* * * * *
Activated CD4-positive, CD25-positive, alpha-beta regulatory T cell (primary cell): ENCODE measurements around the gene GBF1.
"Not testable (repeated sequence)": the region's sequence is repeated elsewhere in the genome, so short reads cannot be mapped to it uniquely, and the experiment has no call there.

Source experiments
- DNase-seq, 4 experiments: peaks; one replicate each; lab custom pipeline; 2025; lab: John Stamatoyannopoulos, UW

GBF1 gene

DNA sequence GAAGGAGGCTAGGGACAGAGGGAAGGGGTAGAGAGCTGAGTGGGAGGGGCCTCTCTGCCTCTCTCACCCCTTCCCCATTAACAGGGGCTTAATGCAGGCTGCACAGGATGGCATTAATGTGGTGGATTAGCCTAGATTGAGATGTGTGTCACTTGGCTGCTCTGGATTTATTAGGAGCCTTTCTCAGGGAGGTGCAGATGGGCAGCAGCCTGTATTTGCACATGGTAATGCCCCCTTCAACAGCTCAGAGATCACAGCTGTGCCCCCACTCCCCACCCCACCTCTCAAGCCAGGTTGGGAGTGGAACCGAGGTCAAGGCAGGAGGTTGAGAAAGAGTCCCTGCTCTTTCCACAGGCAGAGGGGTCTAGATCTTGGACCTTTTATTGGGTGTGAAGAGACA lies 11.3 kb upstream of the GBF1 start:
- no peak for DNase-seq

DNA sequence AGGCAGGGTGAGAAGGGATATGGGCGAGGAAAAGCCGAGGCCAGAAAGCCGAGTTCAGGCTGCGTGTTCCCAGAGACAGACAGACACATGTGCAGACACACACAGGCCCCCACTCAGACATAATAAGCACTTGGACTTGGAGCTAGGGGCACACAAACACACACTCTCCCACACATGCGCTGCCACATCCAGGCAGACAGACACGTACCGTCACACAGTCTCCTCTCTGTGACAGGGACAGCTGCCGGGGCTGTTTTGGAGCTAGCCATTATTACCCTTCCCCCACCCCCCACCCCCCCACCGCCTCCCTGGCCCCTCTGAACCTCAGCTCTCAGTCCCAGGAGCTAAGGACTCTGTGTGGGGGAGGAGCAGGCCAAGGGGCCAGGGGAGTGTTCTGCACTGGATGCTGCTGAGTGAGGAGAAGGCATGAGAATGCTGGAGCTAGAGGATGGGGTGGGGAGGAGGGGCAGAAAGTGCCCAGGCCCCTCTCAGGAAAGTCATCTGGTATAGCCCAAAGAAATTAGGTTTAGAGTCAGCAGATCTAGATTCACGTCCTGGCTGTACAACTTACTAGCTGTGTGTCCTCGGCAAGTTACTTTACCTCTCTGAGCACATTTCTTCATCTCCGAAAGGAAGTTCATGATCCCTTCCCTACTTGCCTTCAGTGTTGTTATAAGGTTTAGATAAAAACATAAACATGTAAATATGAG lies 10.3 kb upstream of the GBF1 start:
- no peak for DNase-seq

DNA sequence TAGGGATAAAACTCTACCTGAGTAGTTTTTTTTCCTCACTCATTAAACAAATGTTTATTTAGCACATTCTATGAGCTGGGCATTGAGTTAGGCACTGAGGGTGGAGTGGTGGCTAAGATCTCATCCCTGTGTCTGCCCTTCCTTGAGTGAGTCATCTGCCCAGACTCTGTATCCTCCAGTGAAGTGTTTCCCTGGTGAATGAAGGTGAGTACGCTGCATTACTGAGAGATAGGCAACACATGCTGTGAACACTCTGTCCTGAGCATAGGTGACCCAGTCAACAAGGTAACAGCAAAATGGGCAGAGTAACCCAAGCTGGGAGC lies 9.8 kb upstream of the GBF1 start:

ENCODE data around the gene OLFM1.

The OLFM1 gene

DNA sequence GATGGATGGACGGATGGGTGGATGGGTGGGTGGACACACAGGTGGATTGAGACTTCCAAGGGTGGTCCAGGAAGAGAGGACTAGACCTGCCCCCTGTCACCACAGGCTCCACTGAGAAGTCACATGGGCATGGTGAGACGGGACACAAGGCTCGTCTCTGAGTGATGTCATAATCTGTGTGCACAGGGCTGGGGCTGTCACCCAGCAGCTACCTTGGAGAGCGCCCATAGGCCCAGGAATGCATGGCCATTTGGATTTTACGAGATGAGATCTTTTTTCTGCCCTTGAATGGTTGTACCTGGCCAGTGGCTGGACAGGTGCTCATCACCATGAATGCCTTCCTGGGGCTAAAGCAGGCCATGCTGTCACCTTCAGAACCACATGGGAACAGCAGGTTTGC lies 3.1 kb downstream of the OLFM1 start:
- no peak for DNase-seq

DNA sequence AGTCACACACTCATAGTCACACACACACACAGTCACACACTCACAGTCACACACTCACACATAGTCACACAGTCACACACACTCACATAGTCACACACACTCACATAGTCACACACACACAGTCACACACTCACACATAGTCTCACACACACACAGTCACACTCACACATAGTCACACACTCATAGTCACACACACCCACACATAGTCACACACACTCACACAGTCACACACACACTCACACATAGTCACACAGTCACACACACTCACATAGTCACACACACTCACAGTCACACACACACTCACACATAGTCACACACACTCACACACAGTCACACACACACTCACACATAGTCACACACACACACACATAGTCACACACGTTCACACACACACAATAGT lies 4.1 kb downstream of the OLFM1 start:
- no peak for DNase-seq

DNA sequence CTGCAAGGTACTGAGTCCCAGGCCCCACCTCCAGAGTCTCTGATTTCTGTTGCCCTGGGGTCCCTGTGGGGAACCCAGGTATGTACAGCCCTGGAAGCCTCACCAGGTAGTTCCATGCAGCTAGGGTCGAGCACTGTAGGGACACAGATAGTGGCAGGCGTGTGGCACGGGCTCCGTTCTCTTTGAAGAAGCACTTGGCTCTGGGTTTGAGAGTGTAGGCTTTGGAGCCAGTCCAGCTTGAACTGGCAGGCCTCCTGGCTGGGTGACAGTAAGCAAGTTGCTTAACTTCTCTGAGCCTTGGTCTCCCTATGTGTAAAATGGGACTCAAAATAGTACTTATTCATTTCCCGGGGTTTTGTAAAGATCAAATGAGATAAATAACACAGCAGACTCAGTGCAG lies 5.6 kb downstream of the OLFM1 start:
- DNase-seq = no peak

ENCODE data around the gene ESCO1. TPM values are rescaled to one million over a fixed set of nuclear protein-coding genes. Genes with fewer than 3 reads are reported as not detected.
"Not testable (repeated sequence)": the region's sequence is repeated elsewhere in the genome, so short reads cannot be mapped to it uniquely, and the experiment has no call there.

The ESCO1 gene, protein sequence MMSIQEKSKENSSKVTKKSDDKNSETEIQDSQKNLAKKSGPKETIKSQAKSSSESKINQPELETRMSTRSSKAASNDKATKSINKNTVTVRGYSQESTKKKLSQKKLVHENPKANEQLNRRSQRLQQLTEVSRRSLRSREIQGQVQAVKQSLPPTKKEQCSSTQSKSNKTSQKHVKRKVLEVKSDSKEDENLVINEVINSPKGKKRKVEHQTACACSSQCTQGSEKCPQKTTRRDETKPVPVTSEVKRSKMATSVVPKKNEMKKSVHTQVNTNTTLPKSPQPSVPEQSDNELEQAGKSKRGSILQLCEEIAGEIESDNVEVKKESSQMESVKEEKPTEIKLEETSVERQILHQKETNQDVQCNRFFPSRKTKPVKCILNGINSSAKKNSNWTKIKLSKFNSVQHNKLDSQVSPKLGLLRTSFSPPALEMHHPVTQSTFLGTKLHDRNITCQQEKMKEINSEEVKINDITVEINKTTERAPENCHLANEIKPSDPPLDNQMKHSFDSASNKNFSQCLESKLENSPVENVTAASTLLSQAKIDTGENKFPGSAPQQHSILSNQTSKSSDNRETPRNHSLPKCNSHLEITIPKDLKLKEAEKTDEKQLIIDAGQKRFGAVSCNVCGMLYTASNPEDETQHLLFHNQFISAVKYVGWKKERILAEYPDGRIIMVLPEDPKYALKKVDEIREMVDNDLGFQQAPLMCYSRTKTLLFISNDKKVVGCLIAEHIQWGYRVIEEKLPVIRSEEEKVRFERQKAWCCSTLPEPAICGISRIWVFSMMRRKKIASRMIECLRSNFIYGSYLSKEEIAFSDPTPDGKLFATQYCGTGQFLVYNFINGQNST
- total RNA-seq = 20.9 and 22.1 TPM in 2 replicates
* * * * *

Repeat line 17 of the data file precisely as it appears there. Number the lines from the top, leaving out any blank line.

DNA sequence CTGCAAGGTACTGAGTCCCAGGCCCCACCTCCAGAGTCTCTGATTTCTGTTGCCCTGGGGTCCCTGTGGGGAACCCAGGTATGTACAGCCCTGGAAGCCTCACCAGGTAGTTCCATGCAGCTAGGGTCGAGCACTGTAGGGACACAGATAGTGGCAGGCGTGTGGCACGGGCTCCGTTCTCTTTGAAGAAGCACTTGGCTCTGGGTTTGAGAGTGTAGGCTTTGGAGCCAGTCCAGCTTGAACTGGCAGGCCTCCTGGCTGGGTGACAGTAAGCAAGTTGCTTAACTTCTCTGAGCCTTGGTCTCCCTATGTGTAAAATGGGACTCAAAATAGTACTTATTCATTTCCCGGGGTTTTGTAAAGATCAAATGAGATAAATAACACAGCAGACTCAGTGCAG lies 5.6 kb downstream of the OLFM1 start: